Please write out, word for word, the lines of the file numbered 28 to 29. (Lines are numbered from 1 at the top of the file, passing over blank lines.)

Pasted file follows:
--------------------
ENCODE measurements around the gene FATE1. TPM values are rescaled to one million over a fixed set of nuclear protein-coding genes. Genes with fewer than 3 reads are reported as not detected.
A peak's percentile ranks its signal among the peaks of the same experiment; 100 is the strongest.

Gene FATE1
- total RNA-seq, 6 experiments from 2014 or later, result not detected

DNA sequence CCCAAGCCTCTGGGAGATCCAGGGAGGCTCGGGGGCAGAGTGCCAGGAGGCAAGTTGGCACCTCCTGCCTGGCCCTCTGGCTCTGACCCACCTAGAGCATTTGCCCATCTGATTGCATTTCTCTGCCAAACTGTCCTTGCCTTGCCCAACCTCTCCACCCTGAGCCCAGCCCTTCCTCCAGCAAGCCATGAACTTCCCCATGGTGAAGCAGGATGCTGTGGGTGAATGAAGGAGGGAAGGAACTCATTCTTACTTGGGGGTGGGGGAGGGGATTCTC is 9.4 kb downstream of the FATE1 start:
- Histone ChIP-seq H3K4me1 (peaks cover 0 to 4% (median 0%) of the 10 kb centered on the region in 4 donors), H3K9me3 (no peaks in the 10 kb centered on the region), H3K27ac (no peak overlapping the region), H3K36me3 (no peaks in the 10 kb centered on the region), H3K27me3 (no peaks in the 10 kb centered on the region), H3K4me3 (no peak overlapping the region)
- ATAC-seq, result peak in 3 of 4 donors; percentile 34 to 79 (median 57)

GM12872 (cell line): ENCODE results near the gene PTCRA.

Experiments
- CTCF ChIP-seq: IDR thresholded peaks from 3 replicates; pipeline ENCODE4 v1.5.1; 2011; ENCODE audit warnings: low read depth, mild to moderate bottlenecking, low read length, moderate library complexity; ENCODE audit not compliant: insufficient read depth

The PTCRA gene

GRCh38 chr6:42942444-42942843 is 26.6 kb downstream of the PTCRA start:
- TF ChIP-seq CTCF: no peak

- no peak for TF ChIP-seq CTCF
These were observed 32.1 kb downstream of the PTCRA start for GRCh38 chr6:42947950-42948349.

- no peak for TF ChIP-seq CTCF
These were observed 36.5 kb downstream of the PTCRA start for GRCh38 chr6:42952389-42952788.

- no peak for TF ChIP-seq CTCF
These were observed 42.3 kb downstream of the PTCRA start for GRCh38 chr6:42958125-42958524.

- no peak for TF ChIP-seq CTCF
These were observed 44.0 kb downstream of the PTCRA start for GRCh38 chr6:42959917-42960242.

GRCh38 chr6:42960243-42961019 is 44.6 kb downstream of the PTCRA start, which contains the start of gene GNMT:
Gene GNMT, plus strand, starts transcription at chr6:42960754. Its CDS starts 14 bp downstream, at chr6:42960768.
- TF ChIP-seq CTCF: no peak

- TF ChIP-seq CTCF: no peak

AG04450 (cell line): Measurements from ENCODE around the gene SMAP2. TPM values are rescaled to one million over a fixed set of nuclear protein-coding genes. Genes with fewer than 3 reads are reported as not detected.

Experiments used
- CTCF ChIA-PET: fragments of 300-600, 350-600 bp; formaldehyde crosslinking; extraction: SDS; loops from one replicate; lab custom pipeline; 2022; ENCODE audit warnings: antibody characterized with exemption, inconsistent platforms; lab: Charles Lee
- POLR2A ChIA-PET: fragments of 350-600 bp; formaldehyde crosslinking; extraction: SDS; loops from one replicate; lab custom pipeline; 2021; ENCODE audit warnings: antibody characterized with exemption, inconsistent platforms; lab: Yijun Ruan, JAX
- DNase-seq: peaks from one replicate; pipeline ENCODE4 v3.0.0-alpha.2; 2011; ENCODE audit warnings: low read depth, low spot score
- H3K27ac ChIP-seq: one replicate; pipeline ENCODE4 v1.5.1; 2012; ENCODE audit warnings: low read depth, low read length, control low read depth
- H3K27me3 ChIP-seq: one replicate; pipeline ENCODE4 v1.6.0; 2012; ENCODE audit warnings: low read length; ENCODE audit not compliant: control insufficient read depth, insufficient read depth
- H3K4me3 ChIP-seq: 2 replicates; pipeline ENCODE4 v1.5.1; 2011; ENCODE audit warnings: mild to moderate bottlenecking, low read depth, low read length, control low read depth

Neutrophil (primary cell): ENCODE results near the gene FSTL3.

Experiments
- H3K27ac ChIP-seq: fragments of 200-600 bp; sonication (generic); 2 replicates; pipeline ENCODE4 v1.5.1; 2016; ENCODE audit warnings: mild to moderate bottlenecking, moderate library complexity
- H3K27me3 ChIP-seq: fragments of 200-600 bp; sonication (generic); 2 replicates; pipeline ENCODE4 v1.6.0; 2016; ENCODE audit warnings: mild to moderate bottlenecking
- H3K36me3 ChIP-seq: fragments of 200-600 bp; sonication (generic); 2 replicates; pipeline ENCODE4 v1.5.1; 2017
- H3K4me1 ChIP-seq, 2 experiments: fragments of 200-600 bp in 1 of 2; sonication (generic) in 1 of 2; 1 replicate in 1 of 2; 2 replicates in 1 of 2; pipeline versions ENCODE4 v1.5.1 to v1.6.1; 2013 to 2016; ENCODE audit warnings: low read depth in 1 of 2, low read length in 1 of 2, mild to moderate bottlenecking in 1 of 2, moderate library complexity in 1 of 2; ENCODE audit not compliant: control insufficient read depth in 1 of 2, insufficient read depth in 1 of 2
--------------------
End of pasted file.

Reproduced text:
- CTCF ChIA-PET: fragments of 300-600, 350-600 bp; formaldehyde crosslinking; extraction: SDS; loops from one replicate; lab custom pipeline; 2022; ENCODE audit warnings: antibody characterized with exemption, inconsistent platforms; lab: Charles Lee
- POLR2A ChIA-PET: fragments of 350-600 bp; formaldehyde crosslinking; extraction: SDS; loops from one replicate; lab custom pipeline; 2021; ENCODE audit warnings: antibody characterized with exemption, inconsistent platforms; lab: Yijun Ruan, JAX